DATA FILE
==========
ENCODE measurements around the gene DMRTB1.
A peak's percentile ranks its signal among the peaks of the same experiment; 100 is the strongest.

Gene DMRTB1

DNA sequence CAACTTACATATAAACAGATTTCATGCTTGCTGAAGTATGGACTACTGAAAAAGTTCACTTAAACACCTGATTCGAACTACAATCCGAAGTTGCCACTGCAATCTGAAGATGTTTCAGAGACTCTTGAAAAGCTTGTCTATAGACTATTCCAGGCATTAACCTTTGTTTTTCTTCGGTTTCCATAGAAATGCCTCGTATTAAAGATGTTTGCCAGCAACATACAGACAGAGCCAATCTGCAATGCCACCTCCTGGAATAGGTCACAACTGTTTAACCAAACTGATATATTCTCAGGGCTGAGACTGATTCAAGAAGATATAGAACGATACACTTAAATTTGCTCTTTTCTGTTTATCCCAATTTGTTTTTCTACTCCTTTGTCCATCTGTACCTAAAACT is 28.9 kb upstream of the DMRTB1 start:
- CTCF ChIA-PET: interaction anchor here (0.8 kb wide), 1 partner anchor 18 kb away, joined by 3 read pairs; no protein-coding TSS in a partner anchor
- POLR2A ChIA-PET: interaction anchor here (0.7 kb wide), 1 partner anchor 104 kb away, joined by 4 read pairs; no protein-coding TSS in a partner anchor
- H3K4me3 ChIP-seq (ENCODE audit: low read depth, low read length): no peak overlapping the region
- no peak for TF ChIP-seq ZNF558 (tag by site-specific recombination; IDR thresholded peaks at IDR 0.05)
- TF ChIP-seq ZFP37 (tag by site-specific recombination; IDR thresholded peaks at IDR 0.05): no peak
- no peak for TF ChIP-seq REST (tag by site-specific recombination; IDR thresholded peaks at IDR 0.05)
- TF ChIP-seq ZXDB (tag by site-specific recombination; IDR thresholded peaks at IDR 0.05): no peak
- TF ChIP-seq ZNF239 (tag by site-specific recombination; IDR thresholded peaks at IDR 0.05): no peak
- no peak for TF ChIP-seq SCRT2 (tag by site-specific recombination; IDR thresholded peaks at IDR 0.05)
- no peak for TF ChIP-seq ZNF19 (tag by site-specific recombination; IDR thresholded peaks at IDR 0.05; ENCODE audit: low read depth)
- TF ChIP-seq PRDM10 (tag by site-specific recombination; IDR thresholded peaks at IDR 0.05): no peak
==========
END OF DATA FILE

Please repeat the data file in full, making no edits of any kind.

ENCODE measurements around the gene DMRTB1.
A peak's percentile ranks its signal among the peaks of the same experiment; 100 is the strongest.

Gene DMRTB1

DNA sequence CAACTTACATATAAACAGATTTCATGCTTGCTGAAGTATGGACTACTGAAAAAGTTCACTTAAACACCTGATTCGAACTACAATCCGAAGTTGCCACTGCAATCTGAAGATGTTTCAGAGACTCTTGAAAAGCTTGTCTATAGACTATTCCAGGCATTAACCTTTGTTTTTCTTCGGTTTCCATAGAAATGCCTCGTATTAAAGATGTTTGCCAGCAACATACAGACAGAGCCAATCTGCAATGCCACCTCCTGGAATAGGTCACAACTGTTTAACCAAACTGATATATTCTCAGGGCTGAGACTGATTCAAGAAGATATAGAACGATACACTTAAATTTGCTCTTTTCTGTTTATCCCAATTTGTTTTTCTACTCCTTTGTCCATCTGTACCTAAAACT is 28.9 kb upstream of the DMRTB1 start:
- CTCF ChIA-PET: interaction anchor here (0.8 kb wide), 1 partner anchor 18 kb away, joined by 3 read pairs; no protein-coding TSS in a partner anchor
- POLR2A ChIA-PET: interaction anchor here (0.7 kb wide), 1 partner anchor 104 kb away, joined by 4 read pairs; no protein-coding TSS in a partner anchor
- H3K4me3 ChIP-seq (ENCODE audit: low read depth, low read length): no peak overlapping the region
- no peak for TF ChIP-seq ZNF558 (tag by site-specific recombination; IDR thresholded peaks at IDR 0.05)
- TF ChIP-seq ZFP37 (tag by site-specific recombination; IDR thresholded peaks at IDR 0.05): no peak
- no peak for TF ChIP-seq REST (tag by site-specific recombination; IDR thresholded peaks at IDR 0.05)
- TF ChIP-seq ZXDB (tag by site-specific recombination; IDR thresholded peaks at IDR 0.05): no peak
- TF ChIP-seq ZNF239 (tag by site-specific recombination; IDR thresholded peaks at IDR 0.05): no peak
- no peak for TF ChIP-seq SCRT2 (tag by site-specific recombination; IDR thresholded peaks at IDR 0.05)
- no peak for TF ChIP-seq ZNF19 (tag by site-specific recombination; IDR thresholded peaks at IDR 0.05; ENCODE audit: low read depth)
- TF ChIP-seq PRDM10 (tag by site-specific recombination; IDR thresholded peaks at IDR 0.05): no peak